A common theme in the beginnings of many breweries is the owner’s disillusionment with the corporate world, the rat race, the cubical life. Many brewers learned their craft by experimenting with home brewing and honing their skills in local beer competitions. Because, as many of you know, once the craft beer hook sets into you, there is no squirming free. The hook just sets deeper and deeper, like the hook in the mouth of a marlin on a deep-sea fishing excursion. Only, most of us who have been hooked don’t want to squirm off like the fish, we want it to go deeper.
Such is the case with the owners of Victory Brewing Company in Downington, PA. Ron Barchet and Bill Covaleski, friends since the fifth grade, became more and more disenchanted with mind-numbing corporate life and began to explore the rewards to be had in the world of craft beer. Having learned to brew by challenging each other in friendly competition, Ron and Bill honed their skills.
In a bold move, Ron exited the rat race as a financial analyst and started an apprenticeship, working under a Dutch-born and German-trained brewer. The goal was to earn the necessary experience to move on to study at the Technical University of Munich at Weihenstephan.
When Ron departed for Germany, Bill took over his emptied role in Baltimore. While Ron was enhancing his German brewing knowledge, Bill was expanding the line of beers produced at the brewery to include several German specialty beers, many of which went on to win multiple awards at the Great American Beer Festival. After putting in time at the brewery, Bill completed his brewing studies by traveling to Munich, Germany to attend Doemens Institute.
Old Dominion Brewing Company in Virginia took Ron in upon his triumphant return to the states. In his four year tenure as the brewmaster there, he helped to increase production ten-fold from 1,500 barrels annually to nearly 15,000.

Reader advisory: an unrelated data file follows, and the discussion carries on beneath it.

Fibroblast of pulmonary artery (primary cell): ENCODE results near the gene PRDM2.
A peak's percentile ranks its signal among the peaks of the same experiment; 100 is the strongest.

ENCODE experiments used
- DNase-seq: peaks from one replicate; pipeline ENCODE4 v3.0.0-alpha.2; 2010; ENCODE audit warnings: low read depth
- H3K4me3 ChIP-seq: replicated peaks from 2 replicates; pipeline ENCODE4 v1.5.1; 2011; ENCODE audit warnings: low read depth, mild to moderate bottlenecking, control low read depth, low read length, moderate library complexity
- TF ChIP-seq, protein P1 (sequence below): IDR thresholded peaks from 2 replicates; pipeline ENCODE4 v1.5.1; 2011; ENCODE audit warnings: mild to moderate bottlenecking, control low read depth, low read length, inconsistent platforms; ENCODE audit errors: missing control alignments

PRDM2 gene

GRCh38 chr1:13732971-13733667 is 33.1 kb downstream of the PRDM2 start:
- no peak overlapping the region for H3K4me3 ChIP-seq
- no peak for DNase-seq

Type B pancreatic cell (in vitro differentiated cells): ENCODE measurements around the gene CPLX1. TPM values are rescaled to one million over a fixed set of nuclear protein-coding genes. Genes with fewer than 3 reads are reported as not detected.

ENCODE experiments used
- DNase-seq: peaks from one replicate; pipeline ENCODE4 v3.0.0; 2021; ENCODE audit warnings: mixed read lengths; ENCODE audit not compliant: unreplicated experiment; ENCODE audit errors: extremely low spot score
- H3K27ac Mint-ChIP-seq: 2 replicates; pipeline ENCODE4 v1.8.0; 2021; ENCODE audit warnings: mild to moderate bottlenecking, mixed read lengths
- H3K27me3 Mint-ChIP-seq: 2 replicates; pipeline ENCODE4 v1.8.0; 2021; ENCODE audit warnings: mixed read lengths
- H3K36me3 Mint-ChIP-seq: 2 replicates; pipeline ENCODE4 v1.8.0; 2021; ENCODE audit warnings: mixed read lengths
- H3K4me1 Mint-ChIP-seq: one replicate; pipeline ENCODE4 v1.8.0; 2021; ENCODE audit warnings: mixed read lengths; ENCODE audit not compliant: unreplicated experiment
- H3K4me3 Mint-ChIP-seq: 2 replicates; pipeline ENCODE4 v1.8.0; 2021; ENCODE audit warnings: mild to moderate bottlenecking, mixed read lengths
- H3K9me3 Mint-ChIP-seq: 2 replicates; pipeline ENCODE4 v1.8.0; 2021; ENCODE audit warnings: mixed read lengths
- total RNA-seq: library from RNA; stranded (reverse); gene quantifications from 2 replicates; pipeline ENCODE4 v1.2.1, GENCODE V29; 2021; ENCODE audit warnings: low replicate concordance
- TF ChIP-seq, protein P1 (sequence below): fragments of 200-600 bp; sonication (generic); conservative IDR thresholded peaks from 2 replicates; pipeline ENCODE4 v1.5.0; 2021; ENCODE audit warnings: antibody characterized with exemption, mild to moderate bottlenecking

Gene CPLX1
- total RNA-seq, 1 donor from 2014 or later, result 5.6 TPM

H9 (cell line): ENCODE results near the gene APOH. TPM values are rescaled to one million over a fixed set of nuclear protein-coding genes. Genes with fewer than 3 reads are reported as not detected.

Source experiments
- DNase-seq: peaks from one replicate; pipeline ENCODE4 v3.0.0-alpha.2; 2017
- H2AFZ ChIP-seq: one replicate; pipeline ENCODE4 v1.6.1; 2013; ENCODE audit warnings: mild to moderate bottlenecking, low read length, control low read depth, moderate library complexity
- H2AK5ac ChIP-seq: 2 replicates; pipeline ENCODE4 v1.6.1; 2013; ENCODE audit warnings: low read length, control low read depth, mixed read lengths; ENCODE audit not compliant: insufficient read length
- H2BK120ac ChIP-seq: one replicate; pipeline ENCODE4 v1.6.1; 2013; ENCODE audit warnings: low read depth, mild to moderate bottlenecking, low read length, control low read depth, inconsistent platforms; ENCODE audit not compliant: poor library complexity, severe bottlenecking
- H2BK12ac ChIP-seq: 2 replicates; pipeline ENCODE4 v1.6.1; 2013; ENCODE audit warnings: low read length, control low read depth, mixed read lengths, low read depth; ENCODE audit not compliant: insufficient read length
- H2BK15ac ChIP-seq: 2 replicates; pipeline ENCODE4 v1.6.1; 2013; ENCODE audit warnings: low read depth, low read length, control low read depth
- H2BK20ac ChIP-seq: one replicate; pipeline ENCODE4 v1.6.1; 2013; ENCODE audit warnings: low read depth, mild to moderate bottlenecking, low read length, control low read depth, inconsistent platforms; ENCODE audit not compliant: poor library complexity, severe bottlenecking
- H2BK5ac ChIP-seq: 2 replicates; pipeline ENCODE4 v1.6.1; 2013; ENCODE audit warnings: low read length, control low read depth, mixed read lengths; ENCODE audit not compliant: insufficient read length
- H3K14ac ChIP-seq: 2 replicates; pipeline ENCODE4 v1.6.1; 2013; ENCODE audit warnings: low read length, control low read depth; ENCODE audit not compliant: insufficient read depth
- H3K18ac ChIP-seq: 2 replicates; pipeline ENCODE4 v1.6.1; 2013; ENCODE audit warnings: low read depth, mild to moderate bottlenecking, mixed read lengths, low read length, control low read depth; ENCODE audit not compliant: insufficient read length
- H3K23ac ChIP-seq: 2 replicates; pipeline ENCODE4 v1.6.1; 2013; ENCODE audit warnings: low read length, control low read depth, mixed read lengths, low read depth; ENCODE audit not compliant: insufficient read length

The two friends came back together again in 1995 and began working out a plan for a brewery of their own. The result was Victory Brewing Company opening its doors in February of 1996 in what was once a Pepperidge Farm factor. The brewery boasted a142-seat restaurant and a 70-foot-long bar to compliment the full-scale brewery. The original lineup of Victory beers was HopDevil Ale, Victory Festbier and Brandywine Valley Lager. Last year, Victory brewed 58,850 barrels of beer.
On Wednesday evening, Pearl Harbor Day, I trekked out to the beach and Engine 15. There I met Scott Russell of North Florida Sales. He had had an idea of how to honor the memory of the brave men and women who were lost on that fateful day in December of 1941 when Japan struck Pearl Harbor without warning and without mercy. His idea: a tasting of Victory beers to commemorate the eventual triumph of the United States over Japan.
At the tasting, Scott brought several excellent brews as well as one very rare one. The lineup was:
Hop Wallop: Bitter with citrus notes, this brew lives up to its name. But, if this great-tasting beer did not have enough going on, Scott master-minded a plan to run it through a Randall stuffed with Hawaiian pineapple that added a whole new dimension to this already satisfying treat.
Moonglow Weizenbock: At 8.7% ABV, this amber wheat brew packs a wallop of its own. But, its flavor will definitely keep you ordering more. The nose hints to bananas and apple, as well as spices and malt. The flavor suggests mild toast and spices and a touch of the banana from the aroma.
Dark Intrigue: This is the rare and special brew I mentioned earlier. It is an Imperial Stout that has been aged in bourbon barrels. It displays impressive hops to the nose along with bourbon, and dark chocolate. The taste reveals dark chocolate, vanilla, and oak. If you have not already purchased a bottle of this, you had better hurry. The brewery only produced a limited number and North Florida only got ten cases.
Another welcome sight at the tasting was Regina – the Jax Brew Bitch and her husband Whit. We all had a blast tasting Victory beers, pouring occasionally when Scott walked away, and generally shooting the breeze on a chilly, misting December evening. What more can a beer-lover ask for than good beer, good conversation, and good friends?
A quote from a rather famous Francis Ford Coppola movie comes to mind: “I love the smell of beer in the morning, it smells like… Victory.” OK, so I paraphrased a bit.
Until next time,
Long Live the Brewers!